Please use this identifier to cite or link to this item: https://ahro.austin.org.au/austinjspui/handle/1/17879
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dc.contributor.authorDawes, Bryden-
dc.contributor.authorPerchyonok, Yuliya-
dc.contributor.authorGonzalvo, Augusto-
dc.date2018-02-27-
dc.date.accessioned2018-06-19T06:23:59Z-
dc.date.available2018-06-19T06:23:59Z-
dc.date.issued2018-05-
dc.identifier.citationJournal of Clinical Neuroscience 2018; 51: 18-21-
dc.identifier.urihttp://ahro.austin.org.au/austinjspui/handle/1/17879-
dc.description.abstractC1 pedicle screw instrumentation is a recently documented technique, which may have benefits over other more popularised procedures, however it may not be possible in all patients. This study aims to investigate the applicability of the C1 pedicle screw technique to a cohort of patients through assessment of radiological parameters. A retrospective review of 150 consecutive patients undergoing computer tomography (CT) of the cervical spine was performed. Based on defined parameters images were assessed for feasibility of placement of pedicle screws. C1 pedicle height (PH), pedicle width (PW), screw trajectory length (LML) and width (LMW) were recorded with PH  ≥ 4 mm defined as the primary outcome measure. A total of 115 patients and 230 C1 pedicles were examined. The mean PH was found to be 5.1 mm. 207 pedicles were deemed suitable for placement of pedicle screw instrumentation. Overall C1 pedicle screw instrumentation was deemed possible in 94.6% of male pedicles and 84% of female pedicles. C1 pedicle screw instrumentation is feasible to be performed in more than 90% of the patients.-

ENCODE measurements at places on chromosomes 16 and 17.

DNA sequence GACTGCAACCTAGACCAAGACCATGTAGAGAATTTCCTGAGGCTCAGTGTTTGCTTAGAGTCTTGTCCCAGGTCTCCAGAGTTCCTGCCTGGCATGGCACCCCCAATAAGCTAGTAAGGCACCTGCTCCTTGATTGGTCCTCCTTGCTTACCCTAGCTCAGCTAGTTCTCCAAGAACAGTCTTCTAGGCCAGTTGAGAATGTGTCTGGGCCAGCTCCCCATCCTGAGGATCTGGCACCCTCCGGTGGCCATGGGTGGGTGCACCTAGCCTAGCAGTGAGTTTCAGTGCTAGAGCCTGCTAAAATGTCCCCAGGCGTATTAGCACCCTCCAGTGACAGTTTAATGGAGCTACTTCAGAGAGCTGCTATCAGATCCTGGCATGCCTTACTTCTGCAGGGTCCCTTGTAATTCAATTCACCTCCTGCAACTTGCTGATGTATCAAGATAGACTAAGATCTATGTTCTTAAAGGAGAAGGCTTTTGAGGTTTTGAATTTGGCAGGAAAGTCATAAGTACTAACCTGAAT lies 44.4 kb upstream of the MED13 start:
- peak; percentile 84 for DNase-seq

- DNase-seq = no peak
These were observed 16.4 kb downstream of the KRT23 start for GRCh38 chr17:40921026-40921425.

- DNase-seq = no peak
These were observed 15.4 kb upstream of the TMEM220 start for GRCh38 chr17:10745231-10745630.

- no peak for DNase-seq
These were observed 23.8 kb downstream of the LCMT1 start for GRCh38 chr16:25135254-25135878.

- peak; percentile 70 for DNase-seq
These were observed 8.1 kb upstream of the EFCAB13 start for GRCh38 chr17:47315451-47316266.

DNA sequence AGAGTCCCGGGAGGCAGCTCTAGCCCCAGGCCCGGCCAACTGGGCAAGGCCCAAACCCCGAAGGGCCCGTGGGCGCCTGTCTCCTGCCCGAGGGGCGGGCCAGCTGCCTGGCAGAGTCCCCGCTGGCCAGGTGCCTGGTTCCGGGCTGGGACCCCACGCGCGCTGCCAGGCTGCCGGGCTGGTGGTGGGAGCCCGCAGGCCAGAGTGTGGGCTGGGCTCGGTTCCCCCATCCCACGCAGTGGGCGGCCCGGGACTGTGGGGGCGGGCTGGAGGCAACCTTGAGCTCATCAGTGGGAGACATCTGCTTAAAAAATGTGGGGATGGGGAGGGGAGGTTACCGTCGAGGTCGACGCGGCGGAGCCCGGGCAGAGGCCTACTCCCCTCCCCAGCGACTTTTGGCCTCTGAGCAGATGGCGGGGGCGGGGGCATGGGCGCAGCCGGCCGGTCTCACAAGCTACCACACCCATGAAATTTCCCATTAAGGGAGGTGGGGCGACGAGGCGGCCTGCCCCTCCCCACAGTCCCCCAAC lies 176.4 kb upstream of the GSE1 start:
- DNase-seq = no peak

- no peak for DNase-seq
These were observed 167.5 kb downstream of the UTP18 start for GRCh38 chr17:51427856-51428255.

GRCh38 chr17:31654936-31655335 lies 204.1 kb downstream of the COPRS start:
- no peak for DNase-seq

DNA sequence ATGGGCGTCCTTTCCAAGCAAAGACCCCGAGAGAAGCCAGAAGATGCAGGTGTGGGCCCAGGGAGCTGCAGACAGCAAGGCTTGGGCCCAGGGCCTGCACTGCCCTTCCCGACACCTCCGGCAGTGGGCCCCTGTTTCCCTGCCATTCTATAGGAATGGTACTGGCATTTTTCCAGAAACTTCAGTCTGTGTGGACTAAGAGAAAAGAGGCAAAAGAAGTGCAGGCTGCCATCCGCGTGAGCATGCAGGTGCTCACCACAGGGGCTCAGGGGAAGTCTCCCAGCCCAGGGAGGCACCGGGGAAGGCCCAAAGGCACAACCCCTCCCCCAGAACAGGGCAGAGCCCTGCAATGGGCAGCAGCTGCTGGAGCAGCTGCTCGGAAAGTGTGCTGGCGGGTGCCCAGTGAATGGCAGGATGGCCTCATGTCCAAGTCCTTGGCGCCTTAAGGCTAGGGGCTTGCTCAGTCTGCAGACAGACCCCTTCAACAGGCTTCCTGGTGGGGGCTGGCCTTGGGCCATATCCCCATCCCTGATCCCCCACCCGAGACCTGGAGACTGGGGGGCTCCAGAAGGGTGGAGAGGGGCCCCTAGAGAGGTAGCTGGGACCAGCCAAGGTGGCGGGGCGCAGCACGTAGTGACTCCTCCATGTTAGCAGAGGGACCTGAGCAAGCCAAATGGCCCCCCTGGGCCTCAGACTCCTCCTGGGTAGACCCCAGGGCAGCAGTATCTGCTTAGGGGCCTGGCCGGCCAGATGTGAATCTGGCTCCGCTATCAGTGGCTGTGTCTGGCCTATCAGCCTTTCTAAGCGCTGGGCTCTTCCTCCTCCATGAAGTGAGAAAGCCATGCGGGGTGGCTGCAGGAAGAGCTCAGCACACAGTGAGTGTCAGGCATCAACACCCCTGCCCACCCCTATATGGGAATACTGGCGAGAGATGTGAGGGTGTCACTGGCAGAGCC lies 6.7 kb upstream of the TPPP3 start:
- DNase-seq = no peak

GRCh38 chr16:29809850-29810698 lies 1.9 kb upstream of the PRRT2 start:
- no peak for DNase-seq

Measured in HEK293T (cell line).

dc.language.isoeng-
dc.subjectAtlas-
dc.subjectC1 vertebra-
dc.subjectCervical pedicle screws-
dc.subjectCervical posterior fixation-
dc.subjectInternal fixation-
dc.titleRadiological evaluation of C1 pedicle screw anatomic feasibility.-
dc.typeJournal Article-
dc.identifier.journaltitleJournal of Clinical Neuroscience-
dc.identifier.affiliationDepartment of Neurosurgery, Austin Health, Heidelberg, Victoria, Australia-
dc.identifier.affiliationDepartment of Radiology, Austin Health, Heidelberg, Victoria, Australia-
dc.identifier.affiliationThe University of Melbourne, Parkville, Victoria, Australia-
dc.identifier.doi10.1016/j.jocn.2018.01.006-
dc.identifier.pubmedid29499914-
dc.type.austinJournal Article-
item.openairecristypehttp://purl.org/coar/resource_type/c_18cf-
item.grantfulltextnone-
item.openairetypeJournal Article-
item.fulltextNo Fulltext-
item.cerifentitytypePublications-
item.languageiso639-1en-
crisitem.author.deptNeurosurgery-
crisitem.author.deptRadiology-
crisitem.author.deptNeurosurgery-
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